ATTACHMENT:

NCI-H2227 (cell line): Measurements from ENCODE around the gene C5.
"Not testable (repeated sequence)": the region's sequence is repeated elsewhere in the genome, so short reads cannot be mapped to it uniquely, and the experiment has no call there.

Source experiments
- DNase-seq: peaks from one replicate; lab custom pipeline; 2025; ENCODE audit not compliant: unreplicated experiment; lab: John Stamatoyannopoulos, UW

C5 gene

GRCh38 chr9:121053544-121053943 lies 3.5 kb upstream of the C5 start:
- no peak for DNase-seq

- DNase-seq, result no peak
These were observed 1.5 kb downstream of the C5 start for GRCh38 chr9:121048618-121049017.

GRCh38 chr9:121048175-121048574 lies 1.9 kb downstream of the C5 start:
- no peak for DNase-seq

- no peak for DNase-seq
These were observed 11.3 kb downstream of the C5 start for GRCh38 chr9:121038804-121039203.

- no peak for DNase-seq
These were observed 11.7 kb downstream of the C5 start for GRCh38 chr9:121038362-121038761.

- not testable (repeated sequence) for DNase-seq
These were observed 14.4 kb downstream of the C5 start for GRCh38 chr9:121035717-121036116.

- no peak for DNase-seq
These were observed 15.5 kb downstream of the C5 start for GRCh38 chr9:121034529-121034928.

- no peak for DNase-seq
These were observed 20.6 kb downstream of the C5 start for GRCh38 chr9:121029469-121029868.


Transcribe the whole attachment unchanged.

NCI-H2227 (cell line): Measurements from ENCODE around the gene C5.
"Not testable (repeated sequence)": the region's sequence is repeated elsewhere in the genome, so short reads cannot be mapped to it uniquely, and the experiment has no call there.

Source experiments
- DNase-seq: peaks from one replicate; lab custom pipeline; 2025; ENCODE audit not compliant: unreplicated experiment; lab: John Stamatoyannopoulos, UW

C5 gene

GRCh38 chr9:121053544-121053943 lies 3.5 kb upstream of the C5 start:
- no peak for DNase-seq

- DNase-seq, result no peak
These were observed 1.5 kb downstream of the C5 start for GRCh38 chr9:121048618-121049017.

GRCh38 chr9:121048175-121048574 lies 1.9 kb downstream of the C5 start:
- no peak for DNase-seq

- no peak for DNase-seq
These were observed 11.3 kb downstream of the C5 start for GRCh38 chr9:121038804-121039203.

- no peak for DNase-seq
These were observed 11.7 kb downstream of the C5 start for GRCh38 chr9:121038362-121038761.

- not testable (repeated sequence) for DNase-seq
These were observed 14.4 kb downstream of the C5 start for GRCh38 chr9:121035717-121036116.

- no peak for DNase-seq
These were observed 15.5 kb downstream of the C5 start for GRCh38 chr9:121034529-121034928.

- no peak for DNase-seq
These were observed 20.6 kb downstream of the C5 start for GRCh38 chr9:121029469-121029868.